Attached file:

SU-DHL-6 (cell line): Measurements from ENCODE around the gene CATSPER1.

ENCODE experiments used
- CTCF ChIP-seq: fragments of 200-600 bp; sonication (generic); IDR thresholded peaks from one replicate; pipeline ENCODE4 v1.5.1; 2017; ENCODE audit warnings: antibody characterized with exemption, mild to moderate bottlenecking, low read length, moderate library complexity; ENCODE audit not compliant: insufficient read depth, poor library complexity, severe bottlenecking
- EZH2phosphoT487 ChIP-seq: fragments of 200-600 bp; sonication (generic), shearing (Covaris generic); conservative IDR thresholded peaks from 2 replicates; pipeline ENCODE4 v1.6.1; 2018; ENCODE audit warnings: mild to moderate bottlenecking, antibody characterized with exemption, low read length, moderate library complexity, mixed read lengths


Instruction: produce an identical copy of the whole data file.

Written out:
SU-DHL-6 (cell line): Measurements from ENCODE around the gene CATSPER1.

ENCODE experiments used
- CTCF ChIP-seq: fragments of 200-600 bp; sonication (generic); IDR thresholded peaks from one replicate; pipeline ENCODE4 v1.5.1; 2017; ENCODE audit warnings: antibody characterized with exemption, mild to moderate bottlenecking, low read length, moderate library complexity; ENCODE audit not compliant: insufficient read depth, poor library complexity, severe bottlenecking
- EZH2phosphoT487 ChIP-seq: fragments of 200-600 bp; sonication (generic), shearing (Covaris generic); conservative IDR thresholded peaks from 2 replicates; pipeline ENCODE4 v1.6.1; 2018; ENCODE audit warnings: mild to moderate bottlenecking, antibody characterized with exemption, low read length, moderate library complexity, mixed read lengths